Tactile Pressure Sensors: A Perfect Fit for Clothing Design

Though it might not be obvious to the casual observer, the clothing worn by Olympic and professional athletes can be as sophisticated and technologically advanced as anything else in their toolbox. Beyond simply making the athletes look good or protecting them from the elements, their outfits are often engineered to perform specific functions for their sport - such as reducing drag or optimizing muscle use.

This highlights a general trend that goes beyond high-level athletic competitions: People are demanding more and more of their clothing, not just in terms of fit—which they expect to be perfect—but also in terms of functionality. And tactile pressure sensing technology can play a key role in helping manufacturers in the race to meet these demands.

Ensuring correct fit and performance of all types of clothing, from highly advanced athletic wear to supportive undergarments  requires accurate and reliable techniques. User fit testing is an important but inefficient part of the clothing design process, as people generally can only detect low, static pressures on a qualitative level. A tactile pressure sensor, on the other hand, could capture and quantify the pressures exerted by specific clothing designs, thus making it possible to scientifically optimize both fit and function.

Capacitive tactile pressure sensing technology is well suited to this task for many reasons. Chief among them is the fact that it can accurately measure pressures at relatively low levels, as clothing fit often involves pressures of less than 1 psi. Another advantage is that capacitive tactile sensors can be soft, flexible, and conformable, which is a necessity when developing tight-fitting clothing. For more standardized, repeat testing, capacitive tactile pressure sensors can be embedded in mannequins or sewn into straps that go between the clothing and a mannequin or human testers during the development process.

Of course, the potential of capacitive tactile pressure sensors to augment clothing design does not end with athletic gear; there’s an entire range of functions that can be supported.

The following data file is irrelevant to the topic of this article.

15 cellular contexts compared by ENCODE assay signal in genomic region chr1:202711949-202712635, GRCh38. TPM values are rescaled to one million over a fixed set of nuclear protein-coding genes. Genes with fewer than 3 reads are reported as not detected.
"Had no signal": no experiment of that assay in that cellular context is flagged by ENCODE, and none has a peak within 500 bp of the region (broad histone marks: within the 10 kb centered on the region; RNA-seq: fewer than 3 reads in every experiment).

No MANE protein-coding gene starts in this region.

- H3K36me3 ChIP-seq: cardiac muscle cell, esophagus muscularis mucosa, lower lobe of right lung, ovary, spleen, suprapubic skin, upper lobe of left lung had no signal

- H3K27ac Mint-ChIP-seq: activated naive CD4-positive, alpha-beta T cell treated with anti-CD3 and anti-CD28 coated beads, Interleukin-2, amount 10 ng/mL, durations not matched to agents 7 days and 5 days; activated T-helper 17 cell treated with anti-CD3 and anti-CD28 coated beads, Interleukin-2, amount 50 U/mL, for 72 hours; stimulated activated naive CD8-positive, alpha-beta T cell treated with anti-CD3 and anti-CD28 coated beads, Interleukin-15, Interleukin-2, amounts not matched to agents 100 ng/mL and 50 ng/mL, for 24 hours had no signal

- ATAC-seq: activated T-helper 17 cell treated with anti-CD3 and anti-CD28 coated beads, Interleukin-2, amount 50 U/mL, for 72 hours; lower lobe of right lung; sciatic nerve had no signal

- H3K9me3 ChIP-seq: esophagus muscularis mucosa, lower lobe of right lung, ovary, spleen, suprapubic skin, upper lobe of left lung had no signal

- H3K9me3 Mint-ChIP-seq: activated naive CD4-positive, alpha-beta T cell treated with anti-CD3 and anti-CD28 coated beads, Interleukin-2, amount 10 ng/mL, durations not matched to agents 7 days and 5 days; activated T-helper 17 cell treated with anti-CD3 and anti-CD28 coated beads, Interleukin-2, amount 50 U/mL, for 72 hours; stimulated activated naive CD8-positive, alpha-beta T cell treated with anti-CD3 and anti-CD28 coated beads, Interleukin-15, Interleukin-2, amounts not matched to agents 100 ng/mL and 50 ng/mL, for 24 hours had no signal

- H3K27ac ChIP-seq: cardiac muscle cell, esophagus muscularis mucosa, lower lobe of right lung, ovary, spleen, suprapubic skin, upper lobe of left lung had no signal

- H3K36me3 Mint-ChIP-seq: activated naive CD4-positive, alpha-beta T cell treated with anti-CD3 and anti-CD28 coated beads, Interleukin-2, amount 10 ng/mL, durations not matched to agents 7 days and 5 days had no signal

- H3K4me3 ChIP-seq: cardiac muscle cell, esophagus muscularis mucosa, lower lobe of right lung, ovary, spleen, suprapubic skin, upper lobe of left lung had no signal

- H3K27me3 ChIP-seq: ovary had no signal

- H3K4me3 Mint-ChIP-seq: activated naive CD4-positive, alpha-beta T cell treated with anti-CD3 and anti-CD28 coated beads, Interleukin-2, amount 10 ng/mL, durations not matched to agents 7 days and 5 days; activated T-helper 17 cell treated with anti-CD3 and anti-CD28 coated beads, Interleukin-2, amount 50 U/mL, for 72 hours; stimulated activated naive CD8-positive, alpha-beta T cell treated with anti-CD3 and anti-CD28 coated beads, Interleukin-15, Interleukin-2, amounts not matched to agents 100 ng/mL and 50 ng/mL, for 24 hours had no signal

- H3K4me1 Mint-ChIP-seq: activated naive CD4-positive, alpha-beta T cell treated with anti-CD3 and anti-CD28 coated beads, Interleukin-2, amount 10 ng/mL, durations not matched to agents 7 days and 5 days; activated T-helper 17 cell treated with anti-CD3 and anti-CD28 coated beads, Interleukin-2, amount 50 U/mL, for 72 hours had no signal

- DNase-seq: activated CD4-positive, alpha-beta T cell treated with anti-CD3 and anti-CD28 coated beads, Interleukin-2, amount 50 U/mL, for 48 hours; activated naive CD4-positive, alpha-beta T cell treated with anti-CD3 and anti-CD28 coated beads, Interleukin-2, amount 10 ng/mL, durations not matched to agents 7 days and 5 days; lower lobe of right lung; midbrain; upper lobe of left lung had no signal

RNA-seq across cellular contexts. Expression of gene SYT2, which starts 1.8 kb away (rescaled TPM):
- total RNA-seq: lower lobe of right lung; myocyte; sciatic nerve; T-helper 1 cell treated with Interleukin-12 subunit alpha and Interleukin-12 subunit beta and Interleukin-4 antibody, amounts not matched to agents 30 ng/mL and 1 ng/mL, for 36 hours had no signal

Consider, for example, bras, an area in which proper fit is crucial; a tactile pressure sensor-equipped mannequin could be one solution for companies aiming to improve bra design. Another logical use for tactile pressure sensing technology would be in the area of shape-wear, garments that are designed to hold various parts of the body in such a way as to modify and ostensibly improve the wearer’s appearance. Quantifying pressures would be a crucial element of creating shape-wear that is just tight enough in the right places to create the desired effect without being excessively constrictive.

Pressure Profile Systems (PPS) demonstrated this principle when asked by a diaper manufacturer to help devise a method for verifying the fit of diapers, another wearable product in which striking a precise balance between tightness (to ensure a proper seal) and comfort is key. PPS incorporated conformable tactile sensing technology into sensing bands that could go around the waist and legs of a baby-shaped mannequin, thus enabling the manufacturer to measure the pressures applied by its diapers.

Tactile pressure sensor technology could also assist in the development of garments that have medical applications, like compression stockings meant to treat and prevent deep-vein thrombosis, a complication that often involves the formation of potentially serious blood clots in the lower leg and calf. Additionally, it could be useful for companies that make the elastic tape that some athletes use to support their muscles.

Ultimately, as clothing design becomes more sophisticated, it will be asked to do much more than simply cover our bodies. Capacitive tactile pressure sensing technology is a perfect fit for manufacturers looking to keep up with this trend.

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